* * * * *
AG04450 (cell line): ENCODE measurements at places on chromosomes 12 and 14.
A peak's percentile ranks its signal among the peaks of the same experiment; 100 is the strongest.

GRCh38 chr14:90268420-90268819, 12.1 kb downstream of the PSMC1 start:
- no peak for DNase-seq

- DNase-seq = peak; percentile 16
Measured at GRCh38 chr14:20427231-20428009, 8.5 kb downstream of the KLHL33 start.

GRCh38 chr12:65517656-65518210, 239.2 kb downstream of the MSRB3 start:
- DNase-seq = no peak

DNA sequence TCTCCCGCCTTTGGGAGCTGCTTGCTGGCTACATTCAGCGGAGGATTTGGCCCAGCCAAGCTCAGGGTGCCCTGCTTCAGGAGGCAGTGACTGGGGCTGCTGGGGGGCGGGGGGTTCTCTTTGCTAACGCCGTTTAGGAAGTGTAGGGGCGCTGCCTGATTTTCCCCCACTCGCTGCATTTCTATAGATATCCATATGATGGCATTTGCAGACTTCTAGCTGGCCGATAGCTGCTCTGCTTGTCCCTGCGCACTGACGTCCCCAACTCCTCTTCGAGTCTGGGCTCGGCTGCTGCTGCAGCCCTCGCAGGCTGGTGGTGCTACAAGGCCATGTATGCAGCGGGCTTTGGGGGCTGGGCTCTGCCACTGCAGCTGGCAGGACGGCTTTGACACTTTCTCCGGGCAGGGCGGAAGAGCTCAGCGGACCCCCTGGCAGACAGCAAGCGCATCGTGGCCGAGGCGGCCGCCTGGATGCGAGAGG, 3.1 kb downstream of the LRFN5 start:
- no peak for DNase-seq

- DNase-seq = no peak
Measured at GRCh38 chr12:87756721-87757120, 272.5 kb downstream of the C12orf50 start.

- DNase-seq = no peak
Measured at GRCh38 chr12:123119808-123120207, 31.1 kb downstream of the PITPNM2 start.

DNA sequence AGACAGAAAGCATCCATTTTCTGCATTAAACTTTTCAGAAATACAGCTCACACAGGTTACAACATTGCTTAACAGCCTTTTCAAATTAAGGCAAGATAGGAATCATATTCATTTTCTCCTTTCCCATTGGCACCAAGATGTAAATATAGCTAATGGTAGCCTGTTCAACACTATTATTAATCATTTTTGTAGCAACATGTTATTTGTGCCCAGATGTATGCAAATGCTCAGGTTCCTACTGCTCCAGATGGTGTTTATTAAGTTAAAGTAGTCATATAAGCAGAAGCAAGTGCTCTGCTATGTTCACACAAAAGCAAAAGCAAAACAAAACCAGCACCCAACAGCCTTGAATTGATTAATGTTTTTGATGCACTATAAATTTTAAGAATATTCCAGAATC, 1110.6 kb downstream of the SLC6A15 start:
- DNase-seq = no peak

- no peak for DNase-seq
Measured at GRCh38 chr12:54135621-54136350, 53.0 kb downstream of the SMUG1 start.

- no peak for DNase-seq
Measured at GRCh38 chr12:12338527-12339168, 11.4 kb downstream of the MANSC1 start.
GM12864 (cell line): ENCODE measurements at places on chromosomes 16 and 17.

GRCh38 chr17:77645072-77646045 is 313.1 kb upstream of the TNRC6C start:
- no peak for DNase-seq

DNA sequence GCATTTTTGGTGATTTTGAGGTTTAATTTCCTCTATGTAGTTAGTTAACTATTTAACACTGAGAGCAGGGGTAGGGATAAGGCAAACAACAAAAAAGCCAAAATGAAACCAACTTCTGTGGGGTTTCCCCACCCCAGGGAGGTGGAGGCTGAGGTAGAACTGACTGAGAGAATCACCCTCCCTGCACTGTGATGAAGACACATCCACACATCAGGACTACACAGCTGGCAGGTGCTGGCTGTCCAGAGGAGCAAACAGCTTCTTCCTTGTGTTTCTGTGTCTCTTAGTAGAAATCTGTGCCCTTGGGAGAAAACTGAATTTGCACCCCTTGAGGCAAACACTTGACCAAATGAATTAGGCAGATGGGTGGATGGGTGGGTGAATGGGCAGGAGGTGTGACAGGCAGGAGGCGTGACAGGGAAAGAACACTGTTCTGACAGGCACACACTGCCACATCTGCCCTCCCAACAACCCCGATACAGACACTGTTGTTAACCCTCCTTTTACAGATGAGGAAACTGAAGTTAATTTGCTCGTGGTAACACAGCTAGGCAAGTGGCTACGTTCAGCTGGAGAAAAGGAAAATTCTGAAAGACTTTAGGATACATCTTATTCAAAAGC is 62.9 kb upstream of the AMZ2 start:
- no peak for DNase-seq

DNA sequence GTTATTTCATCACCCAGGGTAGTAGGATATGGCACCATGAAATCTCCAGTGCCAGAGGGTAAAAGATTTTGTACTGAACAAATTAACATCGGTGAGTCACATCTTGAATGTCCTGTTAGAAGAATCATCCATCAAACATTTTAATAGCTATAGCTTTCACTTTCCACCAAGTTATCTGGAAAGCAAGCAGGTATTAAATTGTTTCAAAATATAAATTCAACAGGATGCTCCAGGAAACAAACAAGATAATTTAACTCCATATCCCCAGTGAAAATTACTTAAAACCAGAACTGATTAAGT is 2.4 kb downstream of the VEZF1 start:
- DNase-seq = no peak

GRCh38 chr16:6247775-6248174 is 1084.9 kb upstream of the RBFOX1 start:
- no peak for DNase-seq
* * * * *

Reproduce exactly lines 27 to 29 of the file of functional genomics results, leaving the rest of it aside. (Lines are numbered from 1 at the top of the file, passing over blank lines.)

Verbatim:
- DNase-seq = no peak

GRCh38 chr16:6247775-6248174 is 1084.9 kb upstream of the RBFOX1 start:
- no peak for DNase-seq